MANUFACTURING FIRM OF THE YEAR
Concrete Technology Corp.
Chances are high that if you’re at all familiar with the area, you’ve probably seen a landmark Concrete Technology Corp. (CTC) has had a hand in creating: Tacoma’s 38th Street Interchange and Museum of Glass, Seattle’s Airport Way Viaduct, Olympia’s Red Wind Casino, Sammamish’s Community and Aquatic Center. Don’t forget about T-Mobile Park or Husky Stadium, either.
Founded in 1951 by brothers Thomas and Arthur Anderson, CTC specializes in precast and prestressed concrete manufacturing, the latter of which is strengthened because of its compression. Based in Tacoma, its plant stretches over 30 acres; the company hosts 160 field plant and 56 administrative jobs.
“We … appreciate working for ownership that invests in the innovation and capability to keep (us) at the top of our industry,” Jim Parkins, CTC’s director of marketing, told South Sound Business last year.
Before CTC became the wide-reaching company that it is today — “literally thousands of bridges, buildings, piers, tanks, floats, and other structures throughout the Pacific Northwest and Alaska have been built with CTC products,” the company says on its website — it started off small.
In 1951, when the Andersons built CTC’s very first production facility, there weren’t any other prestressing factory buildings in the United States. They had to look through Europe, which hosted the bulk of prestressed concrete factory buildings at the time, for inspiration. According to the company, the factory itself was the culmination of a four-year investigation abroad, seeing what could be re-created in the states. In CTC’s early years, it comprised just four employees.
The Andersons and their company soon gained notoriety in the Puget Sound region after successfully promoting the technology behind prestressed construction elements. After their structural concepts started becoming more widely accepted, sales and demand grew. In 1960, CTC built its main structural plant; another massive production building was added in 1967. Production expansion progressed further in the 1970s; continuous upgrading, according to the company, is part of what has helped keep “CTC at the forefront of prestressed concrete manufacturing.”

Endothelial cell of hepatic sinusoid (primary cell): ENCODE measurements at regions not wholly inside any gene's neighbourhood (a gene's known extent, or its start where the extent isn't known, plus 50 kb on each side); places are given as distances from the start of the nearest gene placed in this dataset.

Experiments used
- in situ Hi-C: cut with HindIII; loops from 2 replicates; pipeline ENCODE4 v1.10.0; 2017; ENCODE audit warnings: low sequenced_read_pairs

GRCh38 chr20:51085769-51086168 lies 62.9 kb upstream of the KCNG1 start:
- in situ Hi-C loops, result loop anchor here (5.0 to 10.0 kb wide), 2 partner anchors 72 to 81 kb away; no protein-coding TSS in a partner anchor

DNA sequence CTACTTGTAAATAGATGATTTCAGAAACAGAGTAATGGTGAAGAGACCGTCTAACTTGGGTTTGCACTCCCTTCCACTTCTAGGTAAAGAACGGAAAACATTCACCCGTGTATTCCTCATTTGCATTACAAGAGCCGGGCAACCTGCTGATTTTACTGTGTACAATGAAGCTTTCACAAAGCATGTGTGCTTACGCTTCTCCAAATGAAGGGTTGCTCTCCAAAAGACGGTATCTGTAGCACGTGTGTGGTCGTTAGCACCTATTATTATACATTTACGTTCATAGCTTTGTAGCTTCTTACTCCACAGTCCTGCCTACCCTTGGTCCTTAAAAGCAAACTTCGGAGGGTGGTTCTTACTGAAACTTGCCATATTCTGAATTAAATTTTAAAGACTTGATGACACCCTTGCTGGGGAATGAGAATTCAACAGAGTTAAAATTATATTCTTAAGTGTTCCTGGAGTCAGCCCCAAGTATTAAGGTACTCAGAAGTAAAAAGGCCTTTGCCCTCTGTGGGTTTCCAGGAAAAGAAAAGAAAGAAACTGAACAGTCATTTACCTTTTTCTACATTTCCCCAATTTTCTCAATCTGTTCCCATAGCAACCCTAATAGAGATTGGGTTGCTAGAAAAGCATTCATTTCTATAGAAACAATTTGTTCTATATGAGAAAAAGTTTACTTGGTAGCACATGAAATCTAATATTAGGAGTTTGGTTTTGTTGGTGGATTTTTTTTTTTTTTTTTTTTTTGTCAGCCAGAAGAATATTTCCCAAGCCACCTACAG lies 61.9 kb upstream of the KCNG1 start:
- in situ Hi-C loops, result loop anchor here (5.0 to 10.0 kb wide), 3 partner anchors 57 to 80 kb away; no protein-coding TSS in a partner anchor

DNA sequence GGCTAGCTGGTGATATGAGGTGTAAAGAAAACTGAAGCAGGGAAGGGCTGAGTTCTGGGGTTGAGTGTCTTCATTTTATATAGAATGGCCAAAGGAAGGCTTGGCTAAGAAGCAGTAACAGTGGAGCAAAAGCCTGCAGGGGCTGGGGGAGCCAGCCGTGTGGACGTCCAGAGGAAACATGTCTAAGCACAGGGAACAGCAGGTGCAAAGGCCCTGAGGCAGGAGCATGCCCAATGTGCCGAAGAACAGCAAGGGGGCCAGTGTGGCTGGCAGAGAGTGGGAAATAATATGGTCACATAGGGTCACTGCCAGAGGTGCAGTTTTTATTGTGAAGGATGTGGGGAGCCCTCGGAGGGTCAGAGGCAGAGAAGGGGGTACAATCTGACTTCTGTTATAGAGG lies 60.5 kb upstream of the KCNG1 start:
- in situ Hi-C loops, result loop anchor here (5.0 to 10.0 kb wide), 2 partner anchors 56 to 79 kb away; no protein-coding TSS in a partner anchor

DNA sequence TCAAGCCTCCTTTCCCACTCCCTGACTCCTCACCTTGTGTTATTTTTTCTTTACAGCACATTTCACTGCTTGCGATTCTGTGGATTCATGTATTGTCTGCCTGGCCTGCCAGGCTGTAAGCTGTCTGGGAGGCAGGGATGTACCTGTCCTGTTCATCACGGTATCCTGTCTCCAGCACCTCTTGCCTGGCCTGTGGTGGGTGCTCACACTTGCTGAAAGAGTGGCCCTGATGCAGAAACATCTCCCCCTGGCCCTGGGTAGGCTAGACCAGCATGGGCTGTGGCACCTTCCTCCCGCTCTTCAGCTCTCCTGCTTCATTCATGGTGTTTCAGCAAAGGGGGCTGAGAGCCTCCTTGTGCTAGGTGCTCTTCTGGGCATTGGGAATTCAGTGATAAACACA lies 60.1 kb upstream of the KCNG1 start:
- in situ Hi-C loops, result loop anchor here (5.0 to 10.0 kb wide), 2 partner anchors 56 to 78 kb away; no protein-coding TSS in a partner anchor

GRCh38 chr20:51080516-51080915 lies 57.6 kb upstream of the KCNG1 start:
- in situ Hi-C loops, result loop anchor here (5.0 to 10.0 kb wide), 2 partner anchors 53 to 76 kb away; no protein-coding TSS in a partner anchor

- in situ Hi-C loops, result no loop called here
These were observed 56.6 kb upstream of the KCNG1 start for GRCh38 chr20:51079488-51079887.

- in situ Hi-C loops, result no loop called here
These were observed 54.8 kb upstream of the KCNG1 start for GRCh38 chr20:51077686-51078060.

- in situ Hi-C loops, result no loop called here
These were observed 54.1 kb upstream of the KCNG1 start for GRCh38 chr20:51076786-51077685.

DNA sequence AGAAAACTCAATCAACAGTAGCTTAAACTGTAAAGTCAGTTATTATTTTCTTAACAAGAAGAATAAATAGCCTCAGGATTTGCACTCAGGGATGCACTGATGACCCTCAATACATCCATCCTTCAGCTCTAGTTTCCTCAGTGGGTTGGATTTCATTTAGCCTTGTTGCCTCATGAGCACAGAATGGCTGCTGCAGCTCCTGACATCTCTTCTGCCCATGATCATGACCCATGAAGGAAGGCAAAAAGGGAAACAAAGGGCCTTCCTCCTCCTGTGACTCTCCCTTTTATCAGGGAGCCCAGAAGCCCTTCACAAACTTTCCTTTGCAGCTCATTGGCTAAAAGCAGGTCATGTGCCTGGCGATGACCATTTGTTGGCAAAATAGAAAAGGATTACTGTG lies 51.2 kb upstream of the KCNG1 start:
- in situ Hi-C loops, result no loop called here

Over the years, CTC has additionally prided itself on its sustainability efforts and employee treatment. CTC seeks to increase efficiency and reduce waste, actively participating in the North American Precast Concrete Sustainability Plant Program (which looks to encourage and measure improvement of precast plants) and collaborating with other organizations in the Precast/ Prestressed Concrete Institute to reduce its environmental impact during its manufacturing process to “create a culture of cleaner, more responsible use of natural resources,” according to the CTC website. Leadership in Energy and Environmental Design-certified employees are also on staff to further commit to sustainability.
The CTC is affiliated with the Laborers’ International Union of North America, Local 252; its more than 200 employees receive full benefits.
When talking with South Sound Business last year, Parkins noted the effect employee treatment has had, as well as Concrete Tech’s ever-expanding and enduring mark on the Puget Sound region and beyond — neither of which shows signs of slowing.
“(Our) employees have a collective pride in our product,” he said. “We can hardly drive a mile down a road in the Puget Sound without encountering a significant structure we contributed to.” — BP